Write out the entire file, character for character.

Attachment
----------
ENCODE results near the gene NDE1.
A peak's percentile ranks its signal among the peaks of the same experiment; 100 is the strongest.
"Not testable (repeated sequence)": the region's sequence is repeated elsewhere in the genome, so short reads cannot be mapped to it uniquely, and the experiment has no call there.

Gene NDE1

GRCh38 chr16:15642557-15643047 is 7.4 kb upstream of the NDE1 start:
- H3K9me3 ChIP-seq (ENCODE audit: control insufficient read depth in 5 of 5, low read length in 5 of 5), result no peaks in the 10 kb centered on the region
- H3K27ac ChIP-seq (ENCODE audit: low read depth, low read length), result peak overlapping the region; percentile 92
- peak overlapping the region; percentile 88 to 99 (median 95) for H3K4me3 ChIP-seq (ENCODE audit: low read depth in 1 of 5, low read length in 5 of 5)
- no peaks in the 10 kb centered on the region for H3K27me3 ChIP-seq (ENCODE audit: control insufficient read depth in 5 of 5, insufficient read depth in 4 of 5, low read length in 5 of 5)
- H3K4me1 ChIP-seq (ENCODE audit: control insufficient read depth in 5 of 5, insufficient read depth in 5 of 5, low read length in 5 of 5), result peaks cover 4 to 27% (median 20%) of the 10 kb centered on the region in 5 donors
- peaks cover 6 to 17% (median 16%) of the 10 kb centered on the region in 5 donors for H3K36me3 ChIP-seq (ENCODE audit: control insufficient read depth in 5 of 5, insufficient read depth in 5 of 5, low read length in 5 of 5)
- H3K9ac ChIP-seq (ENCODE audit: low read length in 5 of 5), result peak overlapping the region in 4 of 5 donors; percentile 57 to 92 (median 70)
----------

ENCODE results near the gene NDE1.
A peak's percentile ranks its signal among the peaks of the same experiment; 100 is the strongest.
"Not testable (repeated sequence)": the region's sequence is repeated elsewhere in the genome, so short reads cannot be mapped to it uniquely, and the experiment has no call there.

Gene NDE1

GRCh38 chr16:15642557-15643047 is 7.4 kb upstream of the NDE1 start:
- H3K9me3 ChIP-seq (ENCODE audit: control insufficient read depth in 5 of 5, low read length in 5 of 5), result no peaks in the 10 kb centered on the region
- H3K27ac ChIP-seq (ENCODE audit: low read depth, low read length), result peak overlapping the region; percentile 92
- peak overlapping the region; percentile 88 to 99 (median 95) for H3K4me3 ChIP-seq (ENCODE audit: low read depth in 1 of 5, low read length in 5 of 5)
- no peaks in the 10 kb centered on the region for H3K27me3 ChIP-seq (ENCODE audit: control insufficient read depth in 5 of 5, insufficient read depth in 4 of 5, low read length in 5 of 5)
- H3K4me1 ChIP-seq (ENCODE audit: control insufficient read depth in 5 of 5, insufficient read depth in 5 of 5, low read length in 5 of 5), result peaks cover 4 to 27% (median 20%) of the 10 kb centered on the region in 5 donors
- peaks cover 6 to 17% (median 16%) of the 10 kb centered on the region in 5 donors for H3K36me3 ChIP-seq (ENCODE audit: control insufficient read depth in 5 of 5, insufficient read depth in 5 of 5, low read length in 5 of 5)
- H3K9ac ChIP-seq (ENCODE audit: low read length in 5 of 5), result peak overlapping the region in 4 of 5 donors; percentile 57 to 92 (median 70)